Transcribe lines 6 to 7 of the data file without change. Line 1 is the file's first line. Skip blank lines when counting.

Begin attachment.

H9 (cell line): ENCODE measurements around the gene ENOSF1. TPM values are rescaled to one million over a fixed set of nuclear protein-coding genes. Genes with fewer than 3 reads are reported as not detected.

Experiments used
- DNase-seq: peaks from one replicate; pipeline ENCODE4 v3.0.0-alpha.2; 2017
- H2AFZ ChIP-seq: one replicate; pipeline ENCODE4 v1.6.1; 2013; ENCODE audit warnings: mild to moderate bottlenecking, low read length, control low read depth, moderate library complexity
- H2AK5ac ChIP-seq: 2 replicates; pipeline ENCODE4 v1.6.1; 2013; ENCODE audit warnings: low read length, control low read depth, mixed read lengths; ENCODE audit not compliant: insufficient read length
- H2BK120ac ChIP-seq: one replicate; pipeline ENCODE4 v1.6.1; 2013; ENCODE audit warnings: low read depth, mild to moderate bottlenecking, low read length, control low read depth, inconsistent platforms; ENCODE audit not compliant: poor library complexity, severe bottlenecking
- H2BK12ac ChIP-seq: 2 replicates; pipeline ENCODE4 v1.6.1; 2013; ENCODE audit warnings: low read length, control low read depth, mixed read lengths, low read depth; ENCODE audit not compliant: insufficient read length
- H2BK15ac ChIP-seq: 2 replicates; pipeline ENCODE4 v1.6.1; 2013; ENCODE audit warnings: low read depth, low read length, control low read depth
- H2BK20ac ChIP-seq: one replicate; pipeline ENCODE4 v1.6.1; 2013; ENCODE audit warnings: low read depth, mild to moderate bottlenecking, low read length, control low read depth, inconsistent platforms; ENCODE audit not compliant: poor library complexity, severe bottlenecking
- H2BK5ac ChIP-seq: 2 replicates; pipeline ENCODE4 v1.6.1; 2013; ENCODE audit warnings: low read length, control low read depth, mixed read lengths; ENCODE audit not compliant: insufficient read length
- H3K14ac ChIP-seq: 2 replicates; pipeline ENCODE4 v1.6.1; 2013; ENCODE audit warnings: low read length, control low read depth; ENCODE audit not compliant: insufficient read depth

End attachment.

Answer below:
- H2BK120ac ChIP-seq: one replicate; pipeline ENCODE4 v1.6.1; 2013; ENCODE audit warnings: low read depth, mild to moderate bottlenecking, low read length, control low read depth, inconsistent platforms; ENCODE audit not compliant: poor library complexity, severe bottlenecking
- H2BK12ac ChIP-seq: 2 replicates; pipeline ENCODE4 v1.6.1; 2013; ENCODE audit warnings: low read length, control low read depth, mixed read lengths, low read depth; ENCODE audit not compliant: insufficient read length